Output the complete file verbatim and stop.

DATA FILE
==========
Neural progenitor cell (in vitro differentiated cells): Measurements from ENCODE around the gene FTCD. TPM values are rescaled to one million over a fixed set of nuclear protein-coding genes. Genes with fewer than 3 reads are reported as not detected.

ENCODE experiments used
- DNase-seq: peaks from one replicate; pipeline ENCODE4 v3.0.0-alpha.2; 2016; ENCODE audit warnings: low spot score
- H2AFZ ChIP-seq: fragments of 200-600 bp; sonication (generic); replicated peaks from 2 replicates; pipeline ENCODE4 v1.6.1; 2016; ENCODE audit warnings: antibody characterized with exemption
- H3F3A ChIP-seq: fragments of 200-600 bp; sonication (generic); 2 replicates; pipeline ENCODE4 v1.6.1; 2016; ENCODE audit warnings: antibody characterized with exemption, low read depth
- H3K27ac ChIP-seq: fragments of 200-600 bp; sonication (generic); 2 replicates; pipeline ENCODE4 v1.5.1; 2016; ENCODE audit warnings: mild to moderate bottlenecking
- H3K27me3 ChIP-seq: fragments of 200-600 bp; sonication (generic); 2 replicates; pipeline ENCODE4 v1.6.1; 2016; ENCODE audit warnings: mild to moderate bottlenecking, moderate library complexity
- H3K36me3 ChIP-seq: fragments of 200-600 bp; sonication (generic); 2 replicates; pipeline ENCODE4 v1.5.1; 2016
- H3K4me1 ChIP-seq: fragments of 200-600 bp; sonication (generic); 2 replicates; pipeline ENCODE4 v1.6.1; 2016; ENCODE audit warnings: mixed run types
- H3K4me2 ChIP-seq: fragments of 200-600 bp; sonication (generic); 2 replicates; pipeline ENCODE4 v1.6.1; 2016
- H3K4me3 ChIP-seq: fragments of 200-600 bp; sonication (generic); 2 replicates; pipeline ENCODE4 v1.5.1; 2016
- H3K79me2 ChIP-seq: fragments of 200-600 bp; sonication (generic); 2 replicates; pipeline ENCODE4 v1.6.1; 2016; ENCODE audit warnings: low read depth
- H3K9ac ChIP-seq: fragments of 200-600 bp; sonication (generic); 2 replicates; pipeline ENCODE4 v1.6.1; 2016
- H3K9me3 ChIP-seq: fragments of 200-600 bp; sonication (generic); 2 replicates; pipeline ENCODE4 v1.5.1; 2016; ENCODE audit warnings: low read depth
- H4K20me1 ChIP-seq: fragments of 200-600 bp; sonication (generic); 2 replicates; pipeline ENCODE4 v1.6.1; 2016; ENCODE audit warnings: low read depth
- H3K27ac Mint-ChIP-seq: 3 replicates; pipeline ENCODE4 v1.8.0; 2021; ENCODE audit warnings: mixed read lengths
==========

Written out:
Neural progenitor cell (in vitro differentiated cells): Measurements from ENCODE around the gene FTCD. TPM values are rescaled to one million over a fixed set of nuclear protein-coding genes. Genes with fewer than 3 reads are reported as not detected.

ENCODE experiments used
- DNase-seq: peaks from one replicate; pipeline ENCODE4 v3.0.0-alpha.2; 2016; ENCODE audit warnings: low spot score
- H2AFZ ChIP-seq: fragments of 200-600 bp; sonication (generic); replicated peaks from 2 replicates; pipeline ENCODE4 v1.6.1; 2016; ENCODE audit warnings: antibody characterized with exemption
- H3F3A ChIP-seq: fragments of 200-600 bp; sonication (generic); 2 replicates; pipeline ENCODE4 v1.6.1; 2016; ENCODE audit warnings: antibody characterized with exemption, low read depth
- H3K27ac ChIP-seq: fragments of 200-600 bp; sonication (generic); 2 replicates; pipeline ENCODE4 v1.5.1; 2016; ENCODE audit warnings: mild to moderate bottlenecking
- H3K27me3 ChIP-seq: fragments of 200-600 bp; sonication (generic); 2 replicates; pipeline ENCODE4 v1.6.1; 2016; ENCODE audit warnings: mild to moderate bottlenecking, moderate library complexity
- H3K36me3 ChIP-seq: fragments of 200-600 bp; sonication (generic); 2 replicates; pipeline ENCODE4 v1.5.1; 2016
- H3K4me1 ChIP-seq: fragments of 200-600 bp; sonication (generic); 2 replicates; pipeline ENCODE4 v1.6.1; 2016; ENCODE audit warnings: mixed run types
- H3K4me2 ChIP-seq: fragments of 200-600 bp; sonication (generic); 2 replicates; pipeline ENCODE4 v1.6.1; 2016
- H3K4me3 ChIP-seq: fragments of 200-600 bp; sonication (generic); 2 replicates; pipeline ENCODE4 v1.5.1; 2016
- H3K79me2 ChIP-seq: fragments of 200-600 bp; sonication (generic); 2 replicates; pipeline ENCODE4 v1.6.1; 2016; ENCODE audit warnings: low read depth
- H3K9ac ChIP-seq: fragments of 200-600 bp; sonication (generic); 2 replicates; pipeline ENCODE4 v1.6.1; 2016
- H3K9me3 ChIP-seq: fragments of 200-600 bp; sonication (generic); 2 replicates; pipeline ENCODE4 v1.5.1; 2016; ENCODE audit warnings: low read depth
- H4K20me1 ChIP-seq: fragments of 200-600 bp; sonication (generic); 2 replicates; pipeline ENCODE4 v1.6.1; 2016; ENCODE audit warnings: low read depth
- H3K27ac Mint-ChIP-seq: 3 replicates; pipeline ENCODE4 v1.8.0; 2021; ENCODE audit warnings: mixed read lengths